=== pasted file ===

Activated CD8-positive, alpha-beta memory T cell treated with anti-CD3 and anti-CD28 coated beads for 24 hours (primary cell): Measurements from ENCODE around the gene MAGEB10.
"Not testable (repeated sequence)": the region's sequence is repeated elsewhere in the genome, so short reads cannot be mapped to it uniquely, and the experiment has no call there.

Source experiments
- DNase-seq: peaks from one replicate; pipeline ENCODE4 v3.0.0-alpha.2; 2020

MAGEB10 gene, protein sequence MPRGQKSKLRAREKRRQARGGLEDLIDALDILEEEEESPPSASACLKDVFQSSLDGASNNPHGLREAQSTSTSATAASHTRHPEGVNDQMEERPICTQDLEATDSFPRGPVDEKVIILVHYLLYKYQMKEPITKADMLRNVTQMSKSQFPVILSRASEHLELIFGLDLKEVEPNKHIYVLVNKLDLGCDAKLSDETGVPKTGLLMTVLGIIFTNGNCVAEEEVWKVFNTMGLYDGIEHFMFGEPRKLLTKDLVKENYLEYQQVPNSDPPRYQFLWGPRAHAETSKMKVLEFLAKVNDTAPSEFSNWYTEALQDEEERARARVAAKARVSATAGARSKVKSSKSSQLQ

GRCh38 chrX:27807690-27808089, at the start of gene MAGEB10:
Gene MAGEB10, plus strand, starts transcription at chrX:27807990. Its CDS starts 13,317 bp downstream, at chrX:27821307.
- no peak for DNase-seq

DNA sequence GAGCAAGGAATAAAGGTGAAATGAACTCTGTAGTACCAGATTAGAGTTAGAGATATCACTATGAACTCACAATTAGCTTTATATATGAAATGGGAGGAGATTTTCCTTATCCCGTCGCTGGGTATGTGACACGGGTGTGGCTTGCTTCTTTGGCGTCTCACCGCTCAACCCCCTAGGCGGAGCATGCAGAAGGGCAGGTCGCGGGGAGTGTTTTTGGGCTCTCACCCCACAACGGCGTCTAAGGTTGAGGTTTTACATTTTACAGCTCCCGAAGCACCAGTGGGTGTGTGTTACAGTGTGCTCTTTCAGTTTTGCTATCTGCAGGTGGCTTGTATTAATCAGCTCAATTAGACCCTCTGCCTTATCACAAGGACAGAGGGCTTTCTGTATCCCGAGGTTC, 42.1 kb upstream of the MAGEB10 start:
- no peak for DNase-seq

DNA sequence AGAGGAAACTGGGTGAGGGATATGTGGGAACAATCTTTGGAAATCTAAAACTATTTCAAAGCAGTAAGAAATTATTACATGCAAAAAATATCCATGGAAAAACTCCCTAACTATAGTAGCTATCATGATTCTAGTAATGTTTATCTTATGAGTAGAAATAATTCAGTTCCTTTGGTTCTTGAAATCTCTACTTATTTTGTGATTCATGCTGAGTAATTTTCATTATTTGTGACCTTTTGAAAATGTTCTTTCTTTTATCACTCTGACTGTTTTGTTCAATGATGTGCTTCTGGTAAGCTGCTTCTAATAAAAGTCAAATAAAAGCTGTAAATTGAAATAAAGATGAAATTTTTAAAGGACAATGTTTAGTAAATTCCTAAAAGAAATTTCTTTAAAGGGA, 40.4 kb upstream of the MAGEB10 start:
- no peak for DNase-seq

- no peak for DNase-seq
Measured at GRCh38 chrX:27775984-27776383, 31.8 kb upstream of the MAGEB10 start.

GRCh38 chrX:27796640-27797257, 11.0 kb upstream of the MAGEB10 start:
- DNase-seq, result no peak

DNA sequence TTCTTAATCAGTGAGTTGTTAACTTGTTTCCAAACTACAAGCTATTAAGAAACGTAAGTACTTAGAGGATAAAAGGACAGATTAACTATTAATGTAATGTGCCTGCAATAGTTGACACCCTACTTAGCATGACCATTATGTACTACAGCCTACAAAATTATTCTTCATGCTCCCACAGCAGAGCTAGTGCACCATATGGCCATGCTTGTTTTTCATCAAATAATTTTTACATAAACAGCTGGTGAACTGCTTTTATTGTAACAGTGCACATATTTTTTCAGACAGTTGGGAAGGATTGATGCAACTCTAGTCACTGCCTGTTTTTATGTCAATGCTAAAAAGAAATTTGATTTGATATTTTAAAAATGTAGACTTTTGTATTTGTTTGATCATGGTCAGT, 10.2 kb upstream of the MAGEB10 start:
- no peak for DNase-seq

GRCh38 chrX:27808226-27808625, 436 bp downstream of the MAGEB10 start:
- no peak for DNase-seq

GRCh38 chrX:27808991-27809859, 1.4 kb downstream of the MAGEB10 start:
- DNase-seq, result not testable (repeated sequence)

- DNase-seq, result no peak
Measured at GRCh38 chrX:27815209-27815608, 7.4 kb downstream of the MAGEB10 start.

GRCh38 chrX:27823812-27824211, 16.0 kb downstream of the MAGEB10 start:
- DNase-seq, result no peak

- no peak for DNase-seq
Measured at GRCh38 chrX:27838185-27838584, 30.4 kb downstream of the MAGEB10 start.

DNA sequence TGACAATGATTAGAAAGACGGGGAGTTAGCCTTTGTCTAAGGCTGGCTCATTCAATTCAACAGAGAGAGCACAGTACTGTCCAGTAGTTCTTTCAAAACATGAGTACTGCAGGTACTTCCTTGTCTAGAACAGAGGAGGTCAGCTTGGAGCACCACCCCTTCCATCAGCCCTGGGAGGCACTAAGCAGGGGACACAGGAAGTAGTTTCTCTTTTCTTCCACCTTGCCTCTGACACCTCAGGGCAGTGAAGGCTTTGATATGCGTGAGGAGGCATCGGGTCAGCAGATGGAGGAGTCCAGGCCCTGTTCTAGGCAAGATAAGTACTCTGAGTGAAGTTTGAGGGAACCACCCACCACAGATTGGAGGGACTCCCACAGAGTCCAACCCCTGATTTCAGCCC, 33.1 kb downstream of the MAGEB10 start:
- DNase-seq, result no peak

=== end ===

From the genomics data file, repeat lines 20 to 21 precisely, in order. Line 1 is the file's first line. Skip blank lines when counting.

- no peak for DNase-seq

GRCh38 chrX:27808991-27809859, 1.4 kb downstream of the MAGEB10 start: